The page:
"Rock Around the Clock" was the first record ever to sell over one million copies in both Britain and Germany and, in 1957, Haley became the first major American rock singer to tour Europe. Haley continued to score hits throughout the 1950s such as "See You Later, Alligator" and he starred in the first rock and roll musical movies Rock Around the Clock and Don't Knock the Rock, both in 1956. His star was soon surpassed in the USA by the younger, sexier Elvis, but Haley continued to be a major star in Latin America, Mexico, and in Europe throughout the 1960s.
Media reports immediately following his death indicated Haley displayed deranged and erratic behavior in his final weeks, although beyond a biography of Haley by John Swenson released a year later which describes Haley painting the windows of his home black and making rambling late-night phone calls to friends and relatives, there is little information extant about Haley's final days. The exact cause of his death is controversial. Media reports, supported by Haley's death certificate (reproduced in the book Bill Haley: The Daddy of Rock and Roll by John Swenson), suggest he died of "natural causes most likely heart attack". Members of Haley's family, however, contest that he died from the brain tumor. Haley was posthumously inducted into the Rock and Roll Hall of Fame in 1987.
Songwriters Tom Russell and Dave Alvin addressed Haley's sad demise in musical terms with "Haley's Comet" on Alvin's 1991 album "Blue Blvd." Dwight Yoakam sang backup on the tribute.
Haley's original Comets from 1954 and 1955 still tour the world to packed houses. Despite ranging in age from 72 to 84, the band shows no sign of slowing down, releasing a concert DVD in 2004 on Hydra Records, playing the trendy Viper Room in West Hollywood in 2005, and performing at Dick Clark's American Bandstand Theater in Branson, Missouri in 2006-07. In March 2007 The Original Comets pre opened the Bill-Haley-Museum in Munich Germany (Schleissheimerstr.321,München www.rockithydra.de). On October 27, 2007 ex Comets guitar player Bill Turner opened the Bill-Haley-Museum for the public. The Museum keeps the legacy and importance of Bill Haley & His Comets alive. There are hundreds of photos, posters, books, instruments, Gold Records, business papers and merchandise on display.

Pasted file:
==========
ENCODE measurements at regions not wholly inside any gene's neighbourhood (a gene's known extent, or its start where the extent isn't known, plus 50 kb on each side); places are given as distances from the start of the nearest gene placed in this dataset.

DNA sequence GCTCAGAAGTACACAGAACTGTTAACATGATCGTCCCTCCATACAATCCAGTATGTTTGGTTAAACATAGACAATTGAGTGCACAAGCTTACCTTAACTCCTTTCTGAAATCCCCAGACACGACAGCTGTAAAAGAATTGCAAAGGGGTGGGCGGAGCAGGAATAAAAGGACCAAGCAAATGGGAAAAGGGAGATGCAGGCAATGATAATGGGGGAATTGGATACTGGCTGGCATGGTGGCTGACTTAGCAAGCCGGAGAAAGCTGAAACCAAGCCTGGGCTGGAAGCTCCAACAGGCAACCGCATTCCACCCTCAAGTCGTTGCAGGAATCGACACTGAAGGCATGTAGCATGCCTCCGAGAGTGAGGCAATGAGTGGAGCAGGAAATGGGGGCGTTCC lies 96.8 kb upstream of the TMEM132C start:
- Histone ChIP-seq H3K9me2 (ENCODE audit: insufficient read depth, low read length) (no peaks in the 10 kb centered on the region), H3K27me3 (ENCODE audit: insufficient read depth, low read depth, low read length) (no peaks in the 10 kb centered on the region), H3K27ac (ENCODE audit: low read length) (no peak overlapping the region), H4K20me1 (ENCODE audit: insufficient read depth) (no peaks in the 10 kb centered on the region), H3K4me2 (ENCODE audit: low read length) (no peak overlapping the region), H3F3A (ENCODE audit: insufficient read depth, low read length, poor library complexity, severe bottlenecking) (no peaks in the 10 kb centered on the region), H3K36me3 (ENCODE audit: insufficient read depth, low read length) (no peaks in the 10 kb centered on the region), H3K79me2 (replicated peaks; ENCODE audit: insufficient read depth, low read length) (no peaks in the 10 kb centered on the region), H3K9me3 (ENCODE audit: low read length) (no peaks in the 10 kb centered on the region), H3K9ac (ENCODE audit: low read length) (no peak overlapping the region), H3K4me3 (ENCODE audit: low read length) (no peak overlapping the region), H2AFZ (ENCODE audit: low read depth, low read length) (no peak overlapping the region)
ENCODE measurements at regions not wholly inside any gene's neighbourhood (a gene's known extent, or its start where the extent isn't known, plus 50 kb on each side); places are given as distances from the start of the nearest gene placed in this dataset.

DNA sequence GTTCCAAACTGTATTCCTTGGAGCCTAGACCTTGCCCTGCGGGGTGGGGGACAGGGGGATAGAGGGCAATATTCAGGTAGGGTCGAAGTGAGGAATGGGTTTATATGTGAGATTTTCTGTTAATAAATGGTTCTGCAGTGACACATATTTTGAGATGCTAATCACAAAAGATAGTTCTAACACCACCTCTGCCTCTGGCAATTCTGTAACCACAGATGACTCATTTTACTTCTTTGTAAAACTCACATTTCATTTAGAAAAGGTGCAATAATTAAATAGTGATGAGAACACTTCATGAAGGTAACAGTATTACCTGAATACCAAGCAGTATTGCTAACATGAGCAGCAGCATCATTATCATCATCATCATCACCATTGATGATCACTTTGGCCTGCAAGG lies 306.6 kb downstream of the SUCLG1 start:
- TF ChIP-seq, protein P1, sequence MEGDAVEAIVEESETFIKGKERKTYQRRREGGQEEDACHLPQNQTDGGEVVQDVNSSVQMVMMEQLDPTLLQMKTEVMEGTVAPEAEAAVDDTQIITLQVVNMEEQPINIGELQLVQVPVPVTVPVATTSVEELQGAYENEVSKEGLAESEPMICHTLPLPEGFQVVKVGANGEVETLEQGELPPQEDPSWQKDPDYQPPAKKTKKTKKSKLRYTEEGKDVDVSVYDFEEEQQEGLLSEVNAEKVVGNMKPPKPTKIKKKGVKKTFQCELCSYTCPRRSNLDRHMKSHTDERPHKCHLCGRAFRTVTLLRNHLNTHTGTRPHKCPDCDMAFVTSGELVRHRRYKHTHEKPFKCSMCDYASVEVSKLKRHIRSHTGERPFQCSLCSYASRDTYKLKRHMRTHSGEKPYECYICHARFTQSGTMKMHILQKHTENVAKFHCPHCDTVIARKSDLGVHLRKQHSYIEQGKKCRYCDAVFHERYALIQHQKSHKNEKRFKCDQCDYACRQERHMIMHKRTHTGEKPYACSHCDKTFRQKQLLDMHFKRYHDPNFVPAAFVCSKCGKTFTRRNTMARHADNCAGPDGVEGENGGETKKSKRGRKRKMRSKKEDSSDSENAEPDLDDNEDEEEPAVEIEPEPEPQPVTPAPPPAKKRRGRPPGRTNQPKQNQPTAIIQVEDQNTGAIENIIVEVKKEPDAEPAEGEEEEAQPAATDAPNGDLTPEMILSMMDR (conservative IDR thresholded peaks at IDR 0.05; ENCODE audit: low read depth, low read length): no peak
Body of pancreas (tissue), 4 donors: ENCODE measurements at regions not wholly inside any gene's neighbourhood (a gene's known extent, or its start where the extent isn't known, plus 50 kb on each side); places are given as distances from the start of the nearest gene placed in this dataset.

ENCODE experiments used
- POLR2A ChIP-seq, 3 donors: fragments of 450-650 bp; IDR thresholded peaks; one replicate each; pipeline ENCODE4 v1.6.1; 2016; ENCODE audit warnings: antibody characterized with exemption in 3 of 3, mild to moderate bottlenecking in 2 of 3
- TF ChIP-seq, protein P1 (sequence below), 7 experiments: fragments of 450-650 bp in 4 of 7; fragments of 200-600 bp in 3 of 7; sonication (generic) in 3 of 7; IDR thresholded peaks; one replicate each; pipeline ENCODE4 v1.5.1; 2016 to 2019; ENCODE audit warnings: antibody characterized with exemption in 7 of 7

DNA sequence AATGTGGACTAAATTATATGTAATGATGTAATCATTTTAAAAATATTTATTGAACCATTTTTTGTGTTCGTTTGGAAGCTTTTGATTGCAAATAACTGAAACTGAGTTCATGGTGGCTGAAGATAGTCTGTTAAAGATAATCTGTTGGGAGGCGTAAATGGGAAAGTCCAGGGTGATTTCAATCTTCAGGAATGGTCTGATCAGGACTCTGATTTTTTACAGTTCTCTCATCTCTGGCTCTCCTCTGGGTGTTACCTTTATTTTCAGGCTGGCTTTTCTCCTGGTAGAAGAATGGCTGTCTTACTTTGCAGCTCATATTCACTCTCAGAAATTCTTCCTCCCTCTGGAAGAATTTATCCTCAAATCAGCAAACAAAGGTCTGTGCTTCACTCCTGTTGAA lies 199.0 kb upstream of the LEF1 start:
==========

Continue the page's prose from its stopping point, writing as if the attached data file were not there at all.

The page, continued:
Bill Haley Jr. (b. 7/28/55), Bill's second son and first with Joan Barbara "Cuppy" Haley-Hahn, publishes a regional business magazine in Southeastern Pennsylvania (Route 422 Business Advisor). He sings and plays guitar with a band called "Lager Rhythms," and appeared with the "Original Comets" at the Bubba Mac Shack in Sommers Point NJ in 2004 and 2005, and at the Twin Bar re-dedication ceremony in Gloucester, New Jersey in 2007. He is currently writing a biography about his father, concentrating on the years 1949-61.
Bill Haley has also been portrayed - not always in a positive light - in several "period" films:
In March 2005, the British network Sky TV reported that Tom Hanks was planning to produce a biopic on the life of Bill Haley, with production tentatively scheduled to begin in 2006. However this rumor was quickly debunked by Hanks.
As Bill Haley and the Four Aces of Western Swing
As Johnny Clifton and His String Band
1949 or 1950
Many Haley discographies list two 1946 recordings by the Down Homers released on the Vogue Records label as featuring Haley. Haley historian Chris Gardner, as well as surviving members of the group, have confirmed that the two singles: "Out Where the West Winds Blow"/"Who's Gonna Kiss You When I'm Gone" (Vogue R736) and "Boogie Woogie Yodel"/"Baby I Found Out All About You" (Vogue R786) do not feature Haley. However, the tracks were nonetheless included in the compilation box set Rock 'n' Roll Arrives released by Bear Family Records in 2006.
A number of previously unreleased Haley country-western recordings from the 1946-1950 period began to emerge near the end of Haley's life, some of which were released by the Arzee label, with titles such as "Yodel Your Blues Away" and "Rose of My Heart." Still more demos, alternate takes, and wholly unheard-before recordings have been released since Haley's death. Notable examples of such releases include the albums Golden Country Origins by Grassroots Records of Australia and Hillbilly Haley by the British label, Rollercoaster, as well as the aforementioned German release by Hydra Records. In 2006, Bear Family Records of Germany released what is considered to be the most comprehensive (yet still incomplete) collection of Haley's 1946-1950 recordings as part of its Haley box set Rock n' Roll Arrives.